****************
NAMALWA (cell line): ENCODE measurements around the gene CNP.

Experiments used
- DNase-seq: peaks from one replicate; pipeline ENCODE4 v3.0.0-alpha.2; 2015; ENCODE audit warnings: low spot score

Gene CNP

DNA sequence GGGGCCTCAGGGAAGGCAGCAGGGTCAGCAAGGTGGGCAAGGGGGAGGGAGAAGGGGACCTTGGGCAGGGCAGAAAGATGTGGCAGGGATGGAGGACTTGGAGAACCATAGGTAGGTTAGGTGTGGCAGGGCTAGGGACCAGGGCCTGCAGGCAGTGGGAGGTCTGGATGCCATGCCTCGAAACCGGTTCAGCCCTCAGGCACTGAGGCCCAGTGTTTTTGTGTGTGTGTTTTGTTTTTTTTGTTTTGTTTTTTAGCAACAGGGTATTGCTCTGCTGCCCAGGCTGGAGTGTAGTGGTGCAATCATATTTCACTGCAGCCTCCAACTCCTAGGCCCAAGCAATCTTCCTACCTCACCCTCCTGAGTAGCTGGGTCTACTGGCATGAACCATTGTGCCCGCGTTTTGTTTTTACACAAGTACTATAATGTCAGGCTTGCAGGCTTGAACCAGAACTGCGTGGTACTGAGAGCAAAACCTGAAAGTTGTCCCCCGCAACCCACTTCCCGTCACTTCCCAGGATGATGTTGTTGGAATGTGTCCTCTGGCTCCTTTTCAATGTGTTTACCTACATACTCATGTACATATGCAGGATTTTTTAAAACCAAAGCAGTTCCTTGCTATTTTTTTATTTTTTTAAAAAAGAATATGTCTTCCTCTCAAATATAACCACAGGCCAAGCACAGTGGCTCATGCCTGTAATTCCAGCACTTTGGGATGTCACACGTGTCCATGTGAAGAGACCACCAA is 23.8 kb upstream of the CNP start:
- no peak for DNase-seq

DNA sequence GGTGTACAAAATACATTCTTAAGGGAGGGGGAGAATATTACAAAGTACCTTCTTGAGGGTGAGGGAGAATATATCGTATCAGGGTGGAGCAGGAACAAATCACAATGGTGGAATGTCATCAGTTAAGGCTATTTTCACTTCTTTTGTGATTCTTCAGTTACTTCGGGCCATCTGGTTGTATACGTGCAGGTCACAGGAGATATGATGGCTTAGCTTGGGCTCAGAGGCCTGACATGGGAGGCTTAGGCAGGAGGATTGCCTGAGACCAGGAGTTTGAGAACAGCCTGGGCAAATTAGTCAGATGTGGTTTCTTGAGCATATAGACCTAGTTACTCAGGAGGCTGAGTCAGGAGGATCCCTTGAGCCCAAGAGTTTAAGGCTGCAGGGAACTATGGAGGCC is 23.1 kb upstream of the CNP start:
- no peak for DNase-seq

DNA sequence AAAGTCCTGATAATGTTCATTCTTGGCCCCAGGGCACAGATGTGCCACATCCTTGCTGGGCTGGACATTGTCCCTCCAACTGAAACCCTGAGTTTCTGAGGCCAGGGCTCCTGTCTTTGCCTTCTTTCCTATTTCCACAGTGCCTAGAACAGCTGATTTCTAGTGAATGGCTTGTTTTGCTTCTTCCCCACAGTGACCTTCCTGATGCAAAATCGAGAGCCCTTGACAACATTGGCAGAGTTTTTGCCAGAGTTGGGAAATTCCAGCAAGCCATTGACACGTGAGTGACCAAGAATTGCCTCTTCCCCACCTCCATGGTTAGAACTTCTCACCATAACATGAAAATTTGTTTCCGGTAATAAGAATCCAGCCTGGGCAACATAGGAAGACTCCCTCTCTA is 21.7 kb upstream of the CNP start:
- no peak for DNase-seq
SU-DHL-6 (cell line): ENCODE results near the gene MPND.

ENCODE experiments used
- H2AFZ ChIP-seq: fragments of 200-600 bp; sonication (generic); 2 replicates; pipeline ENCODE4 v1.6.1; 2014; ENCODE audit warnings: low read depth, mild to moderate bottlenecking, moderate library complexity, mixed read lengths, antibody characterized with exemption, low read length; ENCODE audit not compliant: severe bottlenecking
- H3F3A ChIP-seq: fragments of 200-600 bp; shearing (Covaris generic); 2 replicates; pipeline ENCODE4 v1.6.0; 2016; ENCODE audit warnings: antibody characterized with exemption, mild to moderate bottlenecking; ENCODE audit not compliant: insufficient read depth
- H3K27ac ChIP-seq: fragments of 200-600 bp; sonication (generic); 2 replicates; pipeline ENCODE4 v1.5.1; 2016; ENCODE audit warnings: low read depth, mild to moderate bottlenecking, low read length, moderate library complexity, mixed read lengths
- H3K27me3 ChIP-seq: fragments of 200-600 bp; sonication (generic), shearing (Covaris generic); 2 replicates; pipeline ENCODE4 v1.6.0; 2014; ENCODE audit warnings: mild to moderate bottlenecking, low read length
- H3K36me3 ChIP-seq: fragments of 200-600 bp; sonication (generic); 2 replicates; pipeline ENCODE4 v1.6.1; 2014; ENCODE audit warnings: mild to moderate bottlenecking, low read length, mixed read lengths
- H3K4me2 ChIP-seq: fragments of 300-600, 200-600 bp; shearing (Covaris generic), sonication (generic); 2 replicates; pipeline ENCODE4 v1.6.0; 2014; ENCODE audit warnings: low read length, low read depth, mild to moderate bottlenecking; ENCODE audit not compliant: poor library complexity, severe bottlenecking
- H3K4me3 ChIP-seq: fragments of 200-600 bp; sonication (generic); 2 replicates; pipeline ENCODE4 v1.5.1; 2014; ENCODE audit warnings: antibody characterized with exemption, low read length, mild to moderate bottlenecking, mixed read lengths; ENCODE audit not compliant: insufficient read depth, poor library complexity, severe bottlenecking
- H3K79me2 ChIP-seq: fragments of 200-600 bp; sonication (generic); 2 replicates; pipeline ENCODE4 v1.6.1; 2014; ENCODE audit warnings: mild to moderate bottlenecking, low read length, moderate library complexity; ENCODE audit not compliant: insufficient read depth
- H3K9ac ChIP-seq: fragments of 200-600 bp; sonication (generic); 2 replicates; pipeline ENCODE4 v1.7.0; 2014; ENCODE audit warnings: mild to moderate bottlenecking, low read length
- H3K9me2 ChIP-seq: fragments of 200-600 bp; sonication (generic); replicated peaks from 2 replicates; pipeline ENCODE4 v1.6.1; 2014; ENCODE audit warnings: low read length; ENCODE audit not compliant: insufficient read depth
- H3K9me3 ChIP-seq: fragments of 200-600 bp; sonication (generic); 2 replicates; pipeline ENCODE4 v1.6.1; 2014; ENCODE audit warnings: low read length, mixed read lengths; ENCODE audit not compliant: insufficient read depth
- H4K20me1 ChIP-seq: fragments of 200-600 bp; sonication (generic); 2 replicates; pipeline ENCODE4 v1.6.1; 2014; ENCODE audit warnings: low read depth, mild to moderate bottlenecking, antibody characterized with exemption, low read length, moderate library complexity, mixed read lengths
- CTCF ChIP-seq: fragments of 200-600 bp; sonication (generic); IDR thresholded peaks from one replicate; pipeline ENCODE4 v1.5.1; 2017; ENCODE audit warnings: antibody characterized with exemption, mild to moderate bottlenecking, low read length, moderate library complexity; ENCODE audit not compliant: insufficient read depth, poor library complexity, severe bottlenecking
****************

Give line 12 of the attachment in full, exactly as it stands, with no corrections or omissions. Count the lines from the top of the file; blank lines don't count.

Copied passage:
ENCODE experiments used